Dale Yu: Review of Lanterns Dice: Lights in the Sky

Lanterns Dice: Lights in the Sky

  • Designer: Chris Bryan
  • Publisher: Renegade Game Studios
  • Players: 2-4
  • Ages: 10+
  • Time: 30-45 mins
  • Times played: 5, with review copy provided by Renegade Games
  • Amazon Affiliate Link: https://amzn.to/2Y5tiPY

Lanterns Dice is the newest addition to the Lanterns franchise; this one taking advantage of the current upswing in popularity of the Roll-and-Write (RAW) genre.  However, as you will soon see, this game has a little chance in the mechanisms to help set it apart.

Each player gets a scoresheet – the majority of the sheet is a 9×6 grid of squares; each split into two different colored triangles; additionally, some of the squares have pavilions, platforms or boats in the center of the square.  There are four different layouts for the sheets – the right side has a column which outlines some bonuses (and this is what is different on each sheet) and serves as a turn tracker, and you will find a area to mark your gifts in the lower left.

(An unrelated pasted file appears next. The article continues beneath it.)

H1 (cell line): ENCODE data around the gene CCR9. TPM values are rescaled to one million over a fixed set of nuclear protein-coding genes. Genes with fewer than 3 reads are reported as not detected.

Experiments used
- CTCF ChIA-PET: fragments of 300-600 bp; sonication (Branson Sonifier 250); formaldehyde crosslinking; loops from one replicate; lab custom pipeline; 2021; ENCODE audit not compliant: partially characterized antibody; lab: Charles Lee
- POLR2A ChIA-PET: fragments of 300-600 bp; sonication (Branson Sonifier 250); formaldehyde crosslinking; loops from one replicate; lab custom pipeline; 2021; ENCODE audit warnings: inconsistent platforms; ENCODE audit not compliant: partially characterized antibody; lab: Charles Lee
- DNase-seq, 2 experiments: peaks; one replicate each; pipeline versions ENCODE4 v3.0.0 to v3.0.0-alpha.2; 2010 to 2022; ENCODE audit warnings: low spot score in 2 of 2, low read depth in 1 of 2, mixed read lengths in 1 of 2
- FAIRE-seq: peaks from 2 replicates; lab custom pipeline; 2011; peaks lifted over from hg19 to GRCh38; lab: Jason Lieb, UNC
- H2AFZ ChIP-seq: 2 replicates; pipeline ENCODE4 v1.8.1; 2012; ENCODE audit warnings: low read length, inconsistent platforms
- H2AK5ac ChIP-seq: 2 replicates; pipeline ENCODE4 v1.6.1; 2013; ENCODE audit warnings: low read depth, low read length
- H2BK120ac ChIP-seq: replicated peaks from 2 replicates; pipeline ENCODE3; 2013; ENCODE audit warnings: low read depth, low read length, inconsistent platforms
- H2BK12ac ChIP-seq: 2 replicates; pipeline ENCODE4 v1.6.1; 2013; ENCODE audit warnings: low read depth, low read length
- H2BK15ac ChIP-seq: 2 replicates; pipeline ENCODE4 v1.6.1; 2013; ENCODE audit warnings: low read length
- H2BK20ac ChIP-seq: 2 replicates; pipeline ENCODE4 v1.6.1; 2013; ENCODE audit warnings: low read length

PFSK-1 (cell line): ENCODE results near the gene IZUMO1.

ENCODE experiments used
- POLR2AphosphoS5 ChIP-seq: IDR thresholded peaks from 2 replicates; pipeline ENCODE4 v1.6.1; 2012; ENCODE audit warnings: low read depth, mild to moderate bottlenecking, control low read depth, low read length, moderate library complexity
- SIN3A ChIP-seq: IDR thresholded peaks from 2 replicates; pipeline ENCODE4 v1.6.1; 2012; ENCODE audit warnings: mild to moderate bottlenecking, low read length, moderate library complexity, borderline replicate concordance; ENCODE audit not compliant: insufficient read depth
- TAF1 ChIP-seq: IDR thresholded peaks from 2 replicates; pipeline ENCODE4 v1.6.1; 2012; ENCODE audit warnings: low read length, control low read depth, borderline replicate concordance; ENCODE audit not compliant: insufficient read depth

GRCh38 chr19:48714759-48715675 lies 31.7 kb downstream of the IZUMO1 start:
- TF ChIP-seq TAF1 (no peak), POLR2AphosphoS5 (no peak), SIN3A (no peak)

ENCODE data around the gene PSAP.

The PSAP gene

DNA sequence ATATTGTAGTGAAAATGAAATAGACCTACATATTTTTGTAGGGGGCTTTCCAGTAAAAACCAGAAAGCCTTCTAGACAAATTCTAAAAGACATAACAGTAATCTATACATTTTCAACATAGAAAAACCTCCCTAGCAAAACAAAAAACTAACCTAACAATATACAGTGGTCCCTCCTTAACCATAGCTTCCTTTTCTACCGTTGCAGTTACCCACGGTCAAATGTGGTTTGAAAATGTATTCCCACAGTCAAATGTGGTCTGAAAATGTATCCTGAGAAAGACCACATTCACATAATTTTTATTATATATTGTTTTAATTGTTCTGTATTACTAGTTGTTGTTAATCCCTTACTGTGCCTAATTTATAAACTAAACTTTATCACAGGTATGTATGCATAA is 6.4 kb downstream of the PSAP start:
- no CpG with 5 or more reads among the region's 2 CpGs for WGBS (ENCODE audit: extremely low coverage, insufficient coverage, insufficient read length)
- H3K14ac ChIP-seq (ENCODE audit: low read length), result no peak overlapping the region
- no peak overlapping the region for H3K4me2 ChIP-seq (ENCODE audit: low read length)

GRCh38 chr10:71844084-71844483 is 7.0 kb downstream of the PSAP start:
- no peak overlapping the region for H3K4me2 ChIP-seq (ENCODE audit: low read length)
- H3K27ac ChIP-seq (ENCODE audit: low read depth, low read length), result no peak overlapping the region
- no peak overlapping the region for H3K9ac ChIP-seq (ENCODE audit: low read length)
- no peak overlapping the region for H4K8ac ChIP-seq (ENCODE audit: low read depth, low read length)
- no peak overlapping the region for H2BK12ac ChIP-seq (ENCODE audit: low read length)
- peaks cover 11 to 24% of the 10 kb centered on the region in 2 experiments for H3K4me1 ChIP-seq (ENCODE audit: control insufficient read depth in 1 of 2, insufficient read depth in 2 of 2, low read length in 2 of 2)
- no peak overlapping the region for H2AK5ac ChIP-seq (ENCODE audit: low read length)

There are four dice in the game (essentially d6 but with different colors on each face as opposed to numbers), and a blue plastic tray with a depression in the center which is just larger than a 2×2 arrangement of the dice.   The tray is cleverly constructed so that when you roll the dice into the tray, about 90% of the time, they nicely arrange themselves into a 2×2 arrangement, and in almost every other case, a simple nudge of the tray will get any cocked dice to settle down nicely.  There is a bunch of firework tiles; essentially polyominoes of 3, 4, or 5 squares in size (worth 4, 5 and 6 points respectively) and three Emperor cards.

At the start of the game, make sure that each player has a different layout on their sheet, and then the group must pick out four of the eight firework tile shapes to use in the game.  These tiles are organized by shape, and each stack is placed in descending point order. The Emperor cards are double sided, and they are randomly shuffled and placed on the table in a row.